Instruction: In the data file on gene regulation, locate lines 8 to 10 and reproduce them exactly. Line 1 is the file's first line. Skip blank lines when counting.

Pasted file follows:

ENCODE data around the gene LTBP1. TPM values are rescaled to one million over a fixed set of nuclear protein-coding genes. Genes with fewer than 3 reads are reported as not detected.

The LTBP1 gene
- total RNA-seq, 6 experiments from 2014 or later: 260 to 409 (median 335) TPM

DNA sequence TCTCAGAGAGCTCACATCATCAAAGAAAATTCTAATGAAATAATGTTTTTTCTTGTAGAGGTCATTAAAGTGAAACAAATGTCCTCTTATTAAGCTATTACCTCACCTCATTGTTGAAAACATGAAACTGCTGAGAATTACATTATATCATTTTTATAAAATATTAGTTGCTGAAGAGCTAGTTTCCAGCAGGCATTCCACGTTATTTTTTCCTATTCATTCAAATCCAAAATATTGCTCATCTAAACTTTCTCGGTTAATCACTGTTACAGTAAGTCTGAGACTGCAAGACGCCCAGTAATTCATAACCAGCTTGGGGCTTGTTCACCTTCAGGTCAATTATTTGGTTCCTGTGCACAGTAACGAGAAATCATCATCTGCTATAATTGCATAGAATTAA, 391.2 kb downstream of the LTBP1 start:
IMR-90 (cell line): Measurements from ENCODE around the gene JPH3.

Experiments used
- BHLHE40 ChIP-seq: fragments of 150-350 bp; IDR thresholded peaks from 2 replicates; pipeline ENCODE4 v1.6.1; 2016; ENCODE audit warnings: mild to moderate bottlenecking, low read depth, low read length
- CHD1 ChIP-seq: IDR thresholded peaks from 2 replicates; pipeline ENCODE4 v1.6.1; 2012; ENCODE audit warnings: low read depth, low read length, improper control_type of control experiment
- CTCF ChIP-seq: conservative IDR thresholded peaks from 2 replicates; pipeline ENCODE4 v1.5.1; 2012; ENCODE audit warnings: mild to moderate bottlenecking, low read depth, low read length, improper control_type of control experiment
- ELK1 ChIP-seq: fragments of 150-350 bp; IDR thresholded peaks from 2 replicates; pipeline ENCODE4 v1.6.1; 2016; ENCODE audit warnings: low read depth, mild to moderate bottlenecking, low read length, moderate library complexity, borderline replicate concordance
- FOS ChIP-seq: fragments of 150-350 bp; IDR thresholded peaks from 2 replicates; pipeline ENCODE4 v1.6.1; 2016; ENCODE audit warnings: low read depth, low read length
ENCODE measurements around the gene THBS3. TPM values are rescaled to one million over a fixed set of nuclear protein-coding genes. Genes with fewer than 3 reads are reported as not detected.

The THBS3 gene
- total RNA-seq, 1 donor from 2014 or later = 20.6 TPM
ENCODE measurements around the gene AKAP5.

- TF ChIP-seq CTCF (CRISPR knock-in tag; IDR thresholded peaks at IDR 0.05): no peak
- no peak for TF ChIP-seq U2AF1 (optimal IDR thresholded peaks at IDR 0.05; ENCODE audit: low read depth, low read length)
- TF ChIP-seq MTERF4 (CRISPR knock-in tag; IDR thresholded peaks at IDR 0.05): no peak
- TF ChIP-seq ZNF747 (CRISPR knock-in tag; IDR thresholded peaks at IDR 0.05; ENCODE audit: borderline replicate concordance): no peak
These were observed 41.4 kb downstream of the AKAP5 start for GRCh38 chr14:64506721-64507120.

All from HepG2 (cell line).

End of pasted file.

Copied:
- CHD1 ChIP-seq: IDR thresholded peaks from 2 replicates; pipeline ENCODE4 v1.6.1; 2012; ENCODE audit warnings: low read depth, low read length, improper control_type of control experiment
- CTCF ChIP-seq: conservative IDR thresholded peaks from 2 replicates; pipeline ENCODE4 v1.5.1; 2012; ENCODE audit warnings: mild to moderate bottlenecking, low read depth, low read length, improper control_type of control experiment
- ELK1 ChIP-seq: fragments of 150-350 bp; IDR thresholded peaks from 2 replicates; pipeline ENCODE4 v1.6.1; 2016; ENCODE audit warnings: low read depth, mild to moderate bottlenecking, low read length, moderate library complexity, borderline replicate concordance